Introducing Donna Harrison, Principal at James Gettys Elementary

Cadigan Creative is happy to provide services for the Adams County Arts Council’s annual Arts Benefit Children campaign.  This year, we featured area educators on the importance of arts education.

ABC-newspaper2017

 

I had the pleasure of interviewing Donna Harrison, principal at James Gettys Elementary School in Gettysburg, and I asked her how she thinks studying the arts in school enhances learning.

She had a twinkle in her eye and a warm smile as she recounted tales of children who are able to “shine” when given an opportunity to express themselves creatively, particularly in the annual Fine Arts Night at James Gettys Elementary, which showcases student performances of songs and dance choreography learned in music and physical education classes. She noted similar observations in the music program for older students, “I see kids in orchestra who may struggle academically, but who thrive on an instrument.” Students involved in music and the arts are able to set and meet goals through the practice of creative expression in ways that translate to success in other areas as well.

James Gettys Elementary School's lobby is adorned with a permanent installation of autobiographical mobiles created by students and artist-in-residence Ellen Ehlenbeck.

James Gettys Elementary School’s lobby is adorned with a permanent installation of autobiographical mobiles created by students and artist-in-residence Ellen Ehlenbeck.

Mrs. Harrison shared stories of artists-in-residence who have spent time at James Gettys, like Ellen Ehlenbeck, whose program last year resulted in an installation of student-produced “self-portrait” mobiles that adorn the school’s lobby, and the National Circus Project (http://www.nationalcircusproject.com/) that visits every other year, teaching students to master a brand new performance skill over the course of just one week. The students love these opportunities, and look forward to them each year.

But it’s not just visiting artists who are bursting with creativity in the halls of James Gettys. Mrs. Harrison commended an imaginative staff who often incorporate the arts into classroom teaching. The Action Based Learning (ABL) program uses a multi-sensory approach to help kindergartners learn letters and their sounds with whole-body movement. Art projects directly related to science, social studies and reading ensure that new concepts and ideas are being fully absorbed. Many teachers use songs regularly in class to instill good habits with lining up, washing hands, math facts, etc. Mrs. Harrison shared a story of one student who passed his test on the preamble of the Constitution by singing it—it was the only way he could remember all of the words.

Mrs. Harrison’s anecdotal observations are supported by multiple research studies, including the ideas presented in the article cited in an earlier ABC campaign blog post referencing Dr. Lois Hetland, professor and graduate coordinator in the art education department at the Massachusetts College of Art and Design, and senior research affiliate at Project Zero in the Harvard Graduate School of Education. In that interview, while Dr. Hetland says using art as a “vehicle to teach other academic content” is often “appropriate and useful,” she also warns that this should not be seen as a substitute for arts instruction, which places a unique emphasis on the “Eight Studio Habits of Mind.” Her research on this topic suggests that art instruction impacts students’ abilities to think meta-cognitively, even at early ages. This further reinforces the idea that arts education is key in helping to develop not just a student, but a human being. Dr. Hetland says, “The real product of art education is not the works of art, but the child.” The eight steps include these tangible skills:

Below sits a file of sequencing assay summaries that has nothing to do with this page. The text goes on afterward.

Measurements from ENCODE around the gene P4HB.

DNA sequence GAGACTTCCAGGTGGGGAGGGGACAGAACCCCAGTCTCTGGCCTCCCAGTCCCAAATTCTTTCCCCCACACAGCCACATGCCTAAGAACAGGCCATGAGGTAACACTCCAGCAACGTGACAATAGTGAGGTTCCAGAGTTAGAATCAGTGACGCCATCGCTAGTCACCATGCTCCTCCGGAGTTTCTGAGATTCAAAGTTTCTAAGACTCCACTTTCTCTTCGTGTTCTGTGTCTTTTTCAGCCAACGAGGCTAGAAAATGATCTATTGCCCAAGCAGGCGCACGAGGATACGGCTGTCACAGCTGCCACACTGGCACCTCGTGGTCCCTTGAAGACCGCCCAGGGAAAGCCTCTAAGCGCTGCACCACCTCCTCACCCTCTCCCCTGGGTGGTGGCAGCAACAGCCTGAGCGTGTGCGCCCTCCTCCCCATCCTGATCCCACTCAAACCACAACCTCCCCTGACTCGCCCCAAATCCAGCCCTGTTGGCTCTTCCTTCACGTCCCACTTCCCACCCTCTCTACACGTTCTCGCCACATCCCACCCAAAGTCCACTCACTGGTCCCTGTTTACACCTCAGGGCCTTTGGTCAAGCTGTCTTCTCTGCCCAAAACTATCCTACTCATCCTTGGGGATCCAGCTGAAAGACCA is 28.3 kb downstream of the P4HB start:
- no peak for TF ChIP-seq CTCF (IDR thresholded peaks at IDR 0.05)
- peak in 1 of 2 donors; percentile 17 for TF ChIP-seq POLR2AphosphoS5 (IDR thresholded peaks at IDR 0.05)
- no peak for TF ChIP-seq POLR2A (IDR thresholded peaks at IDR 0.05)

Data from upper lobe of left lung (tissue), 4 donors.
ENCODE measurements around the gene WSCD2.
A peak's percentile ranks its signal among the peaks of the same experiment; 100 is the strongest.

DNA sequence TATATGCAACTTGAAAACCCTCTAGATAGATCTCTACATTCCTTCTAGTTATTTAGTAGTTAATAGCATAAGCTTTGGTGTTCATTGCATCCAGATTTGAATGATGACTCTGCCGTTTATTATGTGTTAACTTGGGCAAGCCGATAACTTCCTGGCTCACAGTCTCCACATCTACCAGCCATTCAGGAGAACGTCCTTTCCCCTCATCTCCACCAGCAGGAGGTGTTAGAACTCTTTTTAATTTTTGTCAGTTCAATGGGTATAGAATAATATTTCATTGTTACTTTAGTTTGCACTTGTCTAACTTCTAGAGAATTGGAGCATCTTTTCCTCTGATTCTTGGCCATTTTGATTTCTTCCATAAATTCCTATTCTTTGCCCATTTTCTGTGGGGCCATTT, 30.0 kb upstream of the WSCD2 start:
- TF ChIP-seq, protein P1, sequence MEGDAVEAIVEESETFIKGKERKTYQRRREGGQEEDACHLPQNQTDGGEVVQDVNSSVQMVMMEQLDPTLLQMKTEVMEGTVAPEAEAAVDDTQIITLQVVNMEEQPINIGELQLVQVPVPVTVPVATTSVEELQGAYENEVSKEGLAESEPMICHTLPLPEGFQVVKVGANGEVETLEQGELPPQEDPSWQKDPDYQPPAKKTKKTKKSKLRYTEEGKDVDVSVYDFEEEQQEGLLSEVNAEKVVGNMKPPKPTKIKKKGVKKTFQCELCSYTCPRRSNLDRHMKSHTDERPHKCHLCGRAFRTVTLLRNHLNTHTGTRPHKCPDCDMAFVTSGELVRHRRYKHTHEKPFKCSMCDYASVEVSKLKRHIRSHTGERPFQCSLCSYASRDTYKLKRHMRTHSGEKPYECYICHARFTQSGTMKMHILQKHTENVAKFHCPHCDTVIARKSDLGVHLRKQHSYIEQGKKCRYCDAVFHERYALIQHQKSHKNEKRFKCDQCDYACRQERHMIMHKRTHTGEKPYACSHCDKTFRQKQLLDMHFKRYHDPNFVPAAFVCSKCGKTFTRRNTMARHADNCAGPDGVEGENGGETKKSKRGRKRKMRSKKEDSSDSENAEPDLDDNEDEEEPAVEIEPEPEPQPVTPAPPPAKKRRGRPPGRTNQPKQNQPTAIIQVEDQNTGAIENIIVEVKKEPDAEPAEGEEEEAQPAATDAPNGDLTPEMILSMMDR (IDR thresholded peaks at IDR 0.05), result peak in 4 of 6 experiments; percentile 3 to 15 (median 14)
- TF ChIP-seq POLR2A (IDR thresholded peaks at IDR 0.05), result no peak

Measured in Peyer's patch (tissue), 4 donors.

• Developing Craft
  • Engage And Persist
  • Envision
  • Express
  • Observe
  • Reflect
  • Stretch And Explore
  • Understand Art World

My conversation with Mrs. Harrison supported these ideas. We discussed the importance of creative expression and instruction in an academic setting, and how it allows students to set goals and reach their own great expectations in ways that may not always be possible in other areas. “We can’t just focus on test scores. We need to keep the whole child in mind,” says Mrs. Harrison.

You can help a child develop important skills like practicing a craft, engaging and persisting, expression, observation and reflection by making a donation to the Adams County Arts Council’s ABC campaign.  Every three $50 donations sends one child to a summer arts camp. Thank you for your support!

Art lines the hallways at James Gettys Elementary. Mrs. Harrison recognizes the value in creative experiences for her students.

Art lines the hallways at James Gettys Elementary. Mrs. Harrison recognizes the value in creative experiences for her students.

 

 

 

 

 

 

 

References

“A Look at Lois Hetland’s Eight Studio Habits.” Every Art, Every Child | Studio Habits. Northeastern Illinois University, 2012. Web. 24 Apr. 2017. <http://www.everyarteverychild.org/assessment/studiohabits.html>.

Cadigan, Lisa C. “Support the Arts for OUR Sake: It’s as Easy as ABC.” Adams County Arts Council. Adams County Arts Council, 22 Apr. 2017. Web. 24 Apr. 2017. <http://adamsarts.org/support-the-arts-for-our-sake-its-as-easy-as-abc/>.

Heller, Rafael. “On the Goals and Outcomes of Arts Education: An Interview with Lois Hetland.” Phi Beta Kappan 98.7 (2017): 15-20. Web. 21 Apr. 2017.

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